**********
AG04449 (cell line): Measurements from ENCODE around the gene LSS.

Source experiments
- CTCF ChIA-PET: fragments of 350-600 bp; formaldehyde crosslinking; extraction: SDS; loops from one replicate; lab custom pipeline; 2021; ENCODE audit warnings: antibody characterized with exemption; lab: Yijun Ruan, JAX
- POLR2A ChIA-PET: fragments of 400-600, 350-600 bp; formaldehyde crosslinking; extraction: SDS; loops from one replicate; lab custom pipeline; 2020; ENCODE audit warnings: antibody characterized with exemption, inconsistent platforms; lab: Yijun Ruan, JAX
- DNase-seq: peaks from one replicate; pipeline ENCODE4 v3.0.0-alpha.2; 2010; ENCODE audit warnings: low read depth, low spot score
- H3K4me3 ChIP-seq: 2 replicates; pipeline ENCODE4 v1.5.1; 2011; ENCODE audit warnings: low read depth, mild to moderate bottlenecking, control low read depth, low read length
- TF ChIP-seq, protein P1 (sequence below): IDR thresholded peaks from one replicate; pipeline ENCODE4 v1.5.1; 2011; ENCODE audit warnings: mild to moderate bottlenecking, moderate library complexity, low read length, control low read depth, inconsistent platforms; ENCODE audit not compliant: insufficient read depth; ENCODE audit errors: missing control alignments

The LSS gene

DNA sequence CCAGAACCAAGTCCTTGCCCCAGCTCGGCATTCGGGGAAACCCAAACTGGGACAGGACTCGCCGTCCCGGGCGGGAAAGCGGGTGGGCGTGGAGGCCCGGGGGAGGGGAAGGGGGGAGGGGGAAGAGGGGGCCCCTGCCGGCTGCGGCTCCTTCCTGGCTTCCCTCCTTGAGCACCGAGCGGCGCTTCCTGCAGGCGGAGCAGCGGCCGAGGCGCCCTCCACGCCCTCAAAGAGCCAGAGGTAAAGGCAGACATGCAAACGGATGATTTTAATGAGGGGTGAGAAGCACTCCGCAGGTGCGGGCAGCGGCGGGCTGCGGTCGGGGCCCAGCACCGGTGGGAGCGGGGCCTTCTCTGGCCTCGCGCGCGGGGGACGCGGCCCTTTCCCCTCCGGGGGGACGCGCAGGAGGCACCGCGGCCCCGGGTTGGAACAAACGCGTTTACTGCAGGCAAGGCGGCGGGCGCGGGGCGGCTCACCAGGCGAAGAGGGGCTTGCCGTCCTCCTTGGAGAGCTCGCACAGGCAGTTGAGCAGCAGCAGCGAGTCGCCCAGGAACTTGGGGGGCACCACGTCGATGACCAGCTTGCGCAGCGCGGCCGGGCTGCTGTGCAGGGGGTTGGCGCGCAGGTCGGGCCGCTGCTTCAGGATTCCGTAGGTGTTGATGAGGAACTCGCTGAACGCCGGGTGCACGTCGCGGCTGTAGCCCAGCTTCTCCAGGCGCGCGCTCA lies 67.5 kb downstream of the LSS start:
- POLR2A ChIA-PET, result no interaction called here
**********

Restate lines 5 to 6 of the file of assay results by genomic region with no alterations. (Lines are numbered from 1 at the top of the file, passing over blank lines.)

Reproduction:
- DNase-seq: peaks from one replicate; pipeline ENCODE4 v3.0.0-alpha.2; 2010; ENCODE audit warnings: low read depth, low spot score
- H3K4me3 ChIP-seq: 2 replicates; pipeline ENCODE4 v1.5.1; 2011; ENCODE audit warnings: low read depth, mild to moderate bottlenecking, control low read depth, low read length